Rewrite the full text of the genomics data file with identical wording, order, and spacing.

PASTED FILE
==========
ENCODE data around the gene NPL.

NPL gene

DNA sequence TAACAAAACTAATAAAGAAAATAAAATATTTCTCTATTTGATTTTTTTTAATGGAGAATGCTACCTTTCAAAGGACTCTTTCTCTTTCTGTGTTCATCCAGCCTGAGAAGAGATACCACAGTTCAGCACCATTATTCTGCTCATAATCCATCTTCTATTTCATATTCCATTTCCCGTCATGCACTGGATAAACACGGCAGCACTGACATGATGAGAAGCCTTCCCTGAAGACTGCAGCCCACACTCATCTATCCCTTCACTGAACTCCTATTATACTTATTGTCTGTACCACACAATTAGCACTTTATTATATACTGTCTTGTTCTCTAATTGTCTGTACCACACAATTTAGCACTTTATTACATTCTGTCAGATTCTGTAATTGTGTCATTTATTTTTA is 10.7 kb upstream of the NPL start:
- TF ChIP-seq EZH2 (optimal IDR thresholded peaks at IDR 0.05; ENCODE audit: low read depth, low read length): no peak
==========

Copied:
ENCODE data around the gene NPL.

NPL gene

DNA sequence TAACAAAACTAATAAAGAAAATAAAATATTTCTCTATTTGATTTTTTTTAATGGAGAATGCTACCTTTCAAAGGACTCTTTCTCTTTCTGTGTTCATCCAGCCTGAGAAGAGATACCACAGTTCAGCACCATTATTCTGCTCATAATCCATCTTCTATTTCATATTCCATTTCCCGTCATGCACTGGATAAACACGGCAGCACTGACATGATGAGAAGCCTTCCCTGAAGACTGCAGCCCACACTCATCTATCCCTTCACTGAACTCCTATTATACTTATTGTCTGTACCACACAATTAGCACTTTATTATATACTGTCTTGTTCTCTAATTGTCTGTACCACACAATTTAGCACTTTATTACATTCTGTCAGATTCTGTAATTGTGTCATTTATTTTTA is 10.7 kb upstream of the NPL start:
- TF ChIP-seq EZH2 (optimal IDR thresholded peaks at IDR 0.05; ENCODE audit: low read depth, low read length): no peak